Rio Tinto Group

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Rio Tinto
Rio Tinto Logo
Type Public ( LSE: RIO)
Founded 1873
Headquarters Flag of United Kingdom London & Flag of Australia Melbourne
Key people Paul Skinner, Chairman
R. Leigh Clifford, CEO
Guy Elliot, Finance Director
Industry Mining
Products Coal
Revenue $25,440 million ( 2006)
Operating income $8,974 million ( 2006)
Net income $7,867 million ( 2006)
Employees 32,000 ( 2004)

Rio Tinto ( LSE: RIO) is a multinational mining and resources group founded originally in 1873. The group is one of the world's largest mining companies, with a pre-tax profit of approximately 10.2 billion US dollars in 2006 on consolidated turnover of 25.4 billion USD.

Since 1995, Rio Tinto has been a dual listed company. Rio Tinto Limited, formerly known as CRA, is listed on the Australian Stock Exchange, with Rio Tinto plc (formerly RTZ) listed on the London Stock Exchange as well as New York Stock Exchange (under ticker RTP). The two companies are managed as a single economic unit by a unified board, with a share in either company entitling the owner to the same voting rights and dividend payouts. RTZ shareholders made up 76.7% of the new unified entity, which is primarily managed from London.

Its current chief executive is Leigh Clifford and the company board is chaired by Paul Skinner.


Rio Tinto's origins are in southern Spain, at the site of an ancient mine which supplied the Roman Empire. In 1873 N M Rothschild & Sons of London and de Rothschild Frères of Paris joined with other investors to acquire the Spanish government's money-losing Rio Tinto mines. The new owners restructured the company and turned it into a profitable business. By 1905, the Rothchild interest in Rio Tinto amounted to more than 30 percent.

In 1962 the (British) Rio Tinto Company acquired a majority stake in Consolidated Zinc, an Australian company, and was renamed the Rio Tinto-Zinc Corporation (RTZ). The Australian company was renamed Conzinc Riotinto of Australia (CRA) but retained a separate corporate identity, with an increasing proportion of its shares being held by the Australian public.

The current dual listed company structure was created in 1995.

Other commodities

Rio Tinto owns the Borax company that produces borax and is famous for the "20 Mule Team" trademark which it shares with the Dial Corporation.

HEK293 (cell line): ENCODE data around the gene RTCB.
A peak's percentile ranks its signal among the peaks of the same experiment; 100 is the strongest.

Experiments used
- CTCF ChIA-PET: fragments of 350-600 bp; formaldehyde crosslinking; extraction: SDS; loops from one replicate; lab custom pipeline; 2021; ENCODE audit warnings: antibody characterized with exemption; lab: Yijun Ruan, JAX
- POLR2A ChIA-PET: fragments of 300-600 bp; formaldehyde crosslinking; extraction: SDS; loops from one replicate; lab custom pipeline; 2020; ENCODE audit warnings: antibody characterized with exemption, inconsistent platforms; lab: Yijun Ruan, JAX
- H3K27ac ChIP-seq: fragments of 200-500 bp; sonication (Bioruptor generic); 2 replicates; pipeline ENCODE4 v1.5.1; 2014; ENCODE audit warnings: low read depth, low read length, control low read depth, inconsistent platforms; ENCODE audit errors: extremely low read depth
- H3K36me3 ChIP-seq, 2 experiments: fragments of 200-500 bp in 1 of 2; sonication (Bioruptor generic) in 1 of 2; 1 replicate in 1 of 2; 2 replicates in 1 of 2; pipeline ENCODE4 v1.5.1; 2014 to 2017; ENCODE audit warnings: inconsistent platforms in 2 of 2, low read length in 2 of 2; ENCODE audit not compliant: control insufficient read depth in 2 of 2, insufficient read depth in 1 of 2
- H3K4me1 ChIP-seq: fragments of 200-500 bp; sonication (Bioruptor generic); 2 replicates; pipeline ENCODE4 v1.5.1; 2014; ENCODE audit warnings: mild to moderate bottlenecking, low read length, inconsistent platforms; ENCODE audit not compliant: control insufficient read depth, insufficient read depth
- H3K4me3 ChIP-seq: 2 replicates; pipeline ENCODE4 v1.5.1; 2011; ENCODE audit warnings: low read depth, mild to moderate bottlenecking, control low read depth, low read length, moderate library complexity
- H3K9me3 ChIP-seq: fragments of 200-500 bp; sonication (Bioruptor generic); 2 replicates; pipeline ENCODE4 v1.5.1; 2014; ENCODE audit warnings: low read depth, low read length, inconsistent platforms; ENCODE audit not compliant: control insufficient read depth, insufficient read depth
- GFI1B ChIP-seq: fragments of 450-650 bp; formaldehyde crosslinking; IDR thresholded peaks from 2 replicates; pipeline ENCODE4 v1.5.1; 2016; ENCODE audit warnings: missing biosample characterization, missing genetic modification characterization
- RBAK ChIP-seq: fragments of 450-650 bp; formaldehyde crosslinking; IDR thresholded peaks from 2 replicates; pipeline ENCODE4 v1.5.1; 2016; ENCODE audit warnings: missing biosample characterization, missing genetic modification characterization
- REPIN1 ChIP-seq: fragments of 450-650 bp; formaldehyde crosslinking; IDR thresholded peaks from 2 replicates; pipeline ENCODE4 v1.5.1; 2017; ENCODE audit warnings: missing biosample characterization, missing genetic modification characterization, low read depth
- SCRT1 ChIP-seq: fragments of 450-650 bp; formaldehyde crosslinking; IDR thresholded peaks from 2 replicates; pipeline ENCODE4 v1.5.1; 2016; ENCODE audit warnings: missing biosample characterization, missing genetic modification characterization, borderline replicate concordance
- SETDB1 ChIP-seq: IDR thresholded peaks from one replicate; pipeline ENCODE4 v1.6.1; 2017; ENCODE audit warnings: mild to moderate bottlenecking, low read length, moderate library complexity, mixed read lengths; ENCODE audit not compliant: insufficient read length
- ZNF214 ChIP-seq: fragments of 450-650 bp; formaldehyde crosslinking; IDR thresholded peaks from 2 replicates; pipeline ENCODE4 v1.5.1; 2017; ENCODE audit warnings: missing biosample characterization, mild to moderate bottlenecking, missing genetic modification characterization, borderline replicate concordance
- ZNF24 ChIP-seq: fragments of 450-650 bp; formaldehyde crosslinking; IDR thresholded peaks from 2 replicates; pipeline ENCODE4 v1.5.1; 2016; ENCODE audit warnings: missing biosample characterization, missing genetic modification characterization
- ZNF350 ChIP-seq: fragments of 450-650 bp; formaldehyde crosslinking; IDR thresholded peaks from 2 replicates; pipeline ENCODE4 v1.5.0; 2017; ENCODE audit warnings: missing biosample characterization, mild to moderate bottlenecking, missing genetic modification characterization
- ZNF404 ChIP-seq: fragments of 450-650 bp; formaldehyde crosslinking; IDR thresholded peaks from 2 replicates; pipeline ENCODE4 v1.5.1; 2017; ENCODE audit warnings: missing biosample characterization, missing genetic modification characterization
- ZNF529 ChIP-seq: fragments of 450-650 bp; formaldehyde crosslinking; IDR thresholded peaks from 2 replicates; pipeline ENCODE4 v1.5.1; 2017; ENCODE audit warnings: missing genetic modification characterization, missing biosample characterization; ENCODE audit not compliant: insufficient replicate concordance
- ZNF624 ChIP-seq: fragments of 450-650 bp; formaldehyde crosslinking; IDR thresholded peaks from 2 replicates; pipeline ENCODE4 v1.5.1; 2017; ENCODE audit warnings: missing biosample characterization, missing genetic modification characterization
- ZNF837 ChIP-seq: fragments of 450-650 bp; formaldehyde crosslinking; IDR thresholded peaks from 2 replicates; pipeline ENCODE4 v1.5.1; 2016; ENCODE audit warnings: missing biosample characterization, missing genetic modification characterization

Rio Tinto also produces bauxite, gold, titanium, lead, zinc, cobalt, nickel and uranium.


The company also has a technology group conducting research and development, notably including the HIsmelt iron smelting process, and an exploration group.


Environmental, political, safety and labour rights concerns have been raised against Rio Tinto by both environmental groups and unions, in particular the Construction, Forestry, Mining and Energy Union (CFMEU). The CFMEU ran a campaign against the company which tried to de-unionise its workforce after the introduction of the Howard Government's Workplace Relations Act 1996.

Another has been Rio Tinto's involvement in Papua New Guinea which triggered the Bougainville separatist crisis. See Lea, David (1999) Corporate and Public Responsibility, Stakeholder Theory and the Developing World, Business Ethics: A European Review, 8 (3): 151-162. While RTZ has put a lot of energy into cleaning up its tainted human-right image from the aftermath of crisises like the above, many critics feel the company has not substantially changed .

Rio Tinto has also won an award for ethicial behaviour, the Worldaware Award for Sustainable development. However, although this award was decided by an independent committee, it was, like some other WorldAware Awards, sponsored by another multinational corporation (in this case, the sponsor was Tate and Lyle). Rio Tinto has, in turn, sponsored their own WorldAware award - the Rio Tinto Award for Long-term Commitment, which was awarded to a variety of local and multinational players including in 1999 to Shell Pakistan.

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